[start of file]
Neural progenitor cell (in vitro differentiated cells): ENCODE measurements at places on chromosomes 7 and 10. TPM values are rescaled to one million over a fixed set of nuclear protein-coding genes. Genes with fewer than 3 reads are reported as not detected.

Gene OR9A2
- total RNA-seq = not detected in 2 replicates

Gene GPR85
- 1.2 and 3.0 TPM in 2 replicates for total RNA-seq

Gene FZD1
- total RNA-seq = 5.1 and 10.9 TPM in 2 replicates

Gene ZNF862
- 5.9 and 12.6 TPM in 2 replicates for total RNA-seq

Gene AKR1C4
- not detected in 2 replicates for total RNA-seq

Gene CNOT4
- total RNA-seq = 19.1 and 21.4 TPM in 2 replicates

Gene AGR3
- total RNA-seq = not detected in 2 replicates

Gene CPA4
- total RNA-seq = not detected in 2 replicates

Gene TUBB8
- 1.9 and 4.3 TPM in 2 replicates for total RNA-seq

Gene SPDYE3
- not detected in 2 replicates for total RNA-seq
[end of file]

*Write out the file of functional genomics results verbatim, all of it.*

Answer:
Neural progenitor cell (in vitro differentiated cells): ENCODE measurements at places on chromosomes 7 and 10. TPM values are rescaled to one million over a fixed set of nuclear protein-coding genes. Genes with fewer than 3 reads are reported as not detected.

Gene OR9A2
- total RNA-seq = not detected in 2 replicates

Gene GPR85
- 1.2 and 3.0 TPM in 2 replicates for total RNA-seq

Gene FZD1
- total RNA-seq = 5.1 and 10.9 TPM in 2 replicates

Gene ZNF862
- 5.9 and 12.6 TPM in 2 replicates for total RNA-seq

Gene AKR1C4
- not detected in 2 replicates for total RNA-seq

Gene CNOT4
- total RNA-seq = 19.1 and 21.4 TPM in 2 replicates

Gene AGR3
- total RNA-seq = not detected in 2 replicates

Gene CPA4
- total RNA-seq = not detected in 2 replicates

Gene TUBB8
- 1.9 and 4.3 TPM in 2 replicates for total RNA-seq

Gene SPDYE3
- not detected in 2 replicates for total RNA-seq